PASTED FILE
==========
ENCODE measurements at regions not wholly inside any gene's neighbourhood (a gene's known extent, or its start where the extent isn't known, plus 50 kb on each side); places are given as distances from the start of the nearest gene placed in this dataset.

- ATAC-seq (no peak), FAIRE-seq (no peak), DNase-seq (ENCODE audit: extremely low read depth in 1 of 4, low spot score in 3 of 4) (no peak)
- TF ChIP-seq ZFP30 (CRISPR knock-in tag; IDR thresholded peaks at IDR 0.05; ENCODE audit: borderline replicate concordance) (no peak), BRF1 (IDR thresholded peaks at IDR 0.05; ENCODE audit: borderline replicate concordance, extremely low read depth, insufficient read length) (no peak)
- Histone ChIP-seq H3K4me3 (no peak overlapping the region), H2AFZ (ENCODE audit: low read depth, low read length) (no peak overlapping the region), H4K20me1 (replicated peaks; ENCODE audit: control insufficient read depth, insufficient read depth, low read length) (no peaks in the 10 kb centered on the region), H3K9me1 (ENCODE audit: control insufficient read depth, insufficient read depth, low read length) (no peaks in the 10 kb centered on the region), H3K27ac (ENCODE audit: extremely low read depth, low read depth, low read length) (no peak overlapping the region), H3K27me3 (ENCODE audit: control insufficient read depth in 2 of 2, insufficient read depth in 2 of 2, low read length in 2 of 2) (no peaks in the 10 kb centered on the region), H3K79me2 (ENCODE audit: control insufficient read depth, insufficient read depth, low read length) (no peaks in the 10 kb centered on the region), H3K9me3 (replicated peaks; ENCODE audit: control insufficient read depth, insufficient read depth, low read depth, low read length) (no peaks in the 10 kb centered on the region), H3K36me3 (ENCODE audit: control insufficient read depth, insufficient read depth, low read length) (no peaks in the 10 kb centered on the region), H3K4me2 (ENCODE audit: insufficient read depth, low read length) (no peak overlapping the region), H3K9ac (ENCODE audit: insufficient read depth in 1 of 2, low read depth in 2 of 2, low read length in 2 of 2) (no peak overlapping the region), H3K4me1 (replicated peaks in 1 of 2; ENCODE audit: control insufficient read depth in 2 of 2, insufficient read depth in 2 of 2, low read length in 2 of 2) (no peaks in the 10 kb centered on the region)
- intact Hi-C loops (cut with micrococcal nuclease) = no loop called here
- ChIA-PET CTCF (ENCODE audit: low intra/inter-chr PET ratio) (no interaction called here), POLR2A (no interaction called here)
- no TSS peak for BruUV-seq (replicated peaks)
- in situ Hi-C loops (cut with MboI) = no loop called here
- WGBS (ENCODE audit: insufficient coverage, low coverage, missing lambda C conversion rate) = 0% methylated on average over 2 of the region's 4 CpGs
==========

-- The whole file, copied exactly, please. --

ENCODE measurements at regions not wholly inside any gene's neighbourhood (a gene's known extent, or its start where the extent isn't known, plus 50 kb on each side); places are given as distances from the start of the nearest gene placed in this dataset.

- ATAC-seq (no peak), FAIRE-seq (no peak), DNase-seq (ENCODE audit: extremely low read depth in 1 of 4, low spot score in 3 of 4) (no peak)
- TF ChIP-seq ZFP30 (CRISPR knock-in tag; IDR thresholded peaks at IDR 0.05; ENCODE audit: borderline replicate concordance) (no peak), BRF1 (IDR thresholded peaks at IDR 0.05; ENCODE audit: borderline replicate concordance, extremely low read depth, insufficient read length) (no peak)
- Histone ChIP-seq H3K4me3 (no peak overlapping the region), H2AFZ (ENCODE audit: low read depth, low read length) (no peak overlapping the region), H4K20me1 (replicated peaks; ENCODE audit: control insufficient read depth, insufficient read depth, low read length) (no peaks in the 10 kb centered on the region), H3K9me1 (ENCODE audit: control insufficient read depth, insufficient read depth, low read length) (no peaks in the 10 kb centered on the region), H3K27ac (ENCODE audit: extremely low read depth, low read depth, low read length) (no peak overlapping the region), H3K27me3 (ENCODE audit: control insufficient read depth in 2 of 2, insufficient read depth in 2 of 2, low read length in 2 of 2) (no peaks in the 10 kb centered on the region), H3K79me2 (ENCODE audit: control insufficient read depth, insufficient read depth, low read length) (no peaks in the 10 kb centered on the region), H3K9me3 (replicated peaks; ENCODE audit: control insufficient read depth, insufficient read depth, low read depth, low read length) (no peaks in the 10 kb centered on the region), H3K36me3 (ENCODE audit: control insufficient read depth, insufficient read depth, low read length) (no peaks in the 10 kb centered on the region), H3K4me2 (ENCODE audit: insufficient read depth, low read length) (no peak overlapping the region), H3K9ac (ENCODE audit: insufficient read depth in 1 of 2, low read depth in 2 of 2, low read length in 2 of 2) (no peak overlapping the region), H3K4me1 (replicated peaks in 1 of 2; ENCODE audit: control insufficient read depth in 2 of 2, insufficient read depth in 2 of 2, low read length in 2 of 2) (no peaks in the 10 kb centered on the region)
- intact Hi-C loops (cut with micrococcal nuclease) = no loop called here
- ChIA-PET CTCF (ENCODE audit: low intra/inter-chr PET ratio) (no interaction called here), POLR2A (no interaction called here)
- no TSS peak for BruUV-seq (replicated peaks)
- in situ Hi-C loops (cut with MboI) = no loop called here
- WGBS (ENCODE audit: insufficient coverage, low coverage, missing lambda C conversion rate) = 0% methylated on average over 2 of the region's 4 CpGs